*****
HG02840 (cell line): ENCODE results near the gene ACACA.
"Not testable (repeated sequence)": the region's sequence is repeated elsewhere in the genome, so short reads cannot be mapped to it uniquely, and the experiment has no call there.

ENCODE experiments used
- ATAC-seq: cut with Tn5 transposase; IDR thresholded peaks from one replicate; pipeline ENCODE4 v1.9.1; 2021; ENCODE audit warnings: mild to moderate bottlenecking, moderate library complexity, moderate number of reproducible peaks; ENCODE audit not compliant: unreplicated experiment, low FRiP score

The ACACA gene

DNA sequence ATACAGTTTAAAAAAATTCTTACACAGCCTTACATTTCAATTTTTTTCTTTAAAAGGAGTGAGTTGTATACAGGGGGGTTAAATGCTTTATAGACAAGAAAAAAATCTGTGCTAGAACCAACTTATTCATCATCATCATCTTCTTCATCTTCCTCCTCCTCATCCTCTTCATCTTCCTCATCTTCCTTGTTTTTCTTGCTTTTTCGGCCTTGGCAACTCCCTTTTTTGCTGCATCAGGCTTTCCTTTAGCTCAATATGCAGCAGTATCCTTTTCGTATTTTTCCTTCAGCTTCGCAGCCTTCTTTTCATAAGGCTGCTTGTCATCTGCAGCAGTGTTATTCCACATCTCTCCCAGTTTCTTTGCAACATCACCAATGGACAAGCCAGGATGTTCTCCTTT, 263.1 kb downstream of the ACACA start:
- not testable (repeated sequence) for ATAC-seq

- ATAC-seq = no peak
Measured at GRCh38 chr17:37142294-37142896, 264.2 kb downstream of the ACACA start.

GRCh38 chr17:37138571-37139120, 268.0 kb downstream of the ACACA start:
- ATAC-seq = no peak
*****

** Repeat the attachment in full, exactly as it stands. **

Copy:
HG02840 (cell line): ENCODE results near the gene ACACA.
"Not testable (repeated sequence)": the region's sequence is repeated elsewhere in the genome, so short reads cannot be mapped to it uniquely, and the experiment has no call there.

ENCODE experiments used
- ATAC-seq: cut with Tn5 transposase; IDR thresholded peaks from one replicate; pipeline ENCODE4 v1.9.1; 2021; ENCODE audit warnings: mild to moderate bottlenecking, moderate library complexity, moderate number of reproducible peaks; ENCODE audit not compliant: unreplicated experiment, low FRiP score

The ACACA gene

DNA sequence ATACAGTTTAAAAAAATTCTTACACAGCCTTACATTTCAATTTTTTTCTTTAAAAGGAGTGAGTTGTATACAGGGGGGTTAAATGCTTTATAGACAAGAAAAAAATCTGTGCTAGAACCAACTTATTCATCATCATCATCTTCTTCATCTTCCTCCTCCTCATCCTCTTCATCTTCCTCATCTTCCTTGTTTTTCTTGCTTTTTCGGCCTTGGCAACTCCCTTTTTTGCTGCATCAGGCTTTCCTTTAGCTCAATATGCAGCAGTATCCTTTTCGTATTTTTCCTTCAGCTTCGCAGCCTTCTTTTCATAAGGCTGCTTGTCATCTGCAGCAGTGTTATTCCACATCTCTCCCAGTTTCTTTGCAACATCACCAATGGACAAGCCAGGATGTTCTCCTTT, 263.1 kb downstream of the ACACA start:
- not testable (repeated sequence) for ATAC-seq

- ATAC-seq = no peak
Measured at GRCh38 chr17:37142294-37142896, 264.2 kb downstream of the ACACA start.

GRCh38 chr17:37138571-37139120, 268.0 kb downstream of the ACACA start:
- ATAC-seq = no peak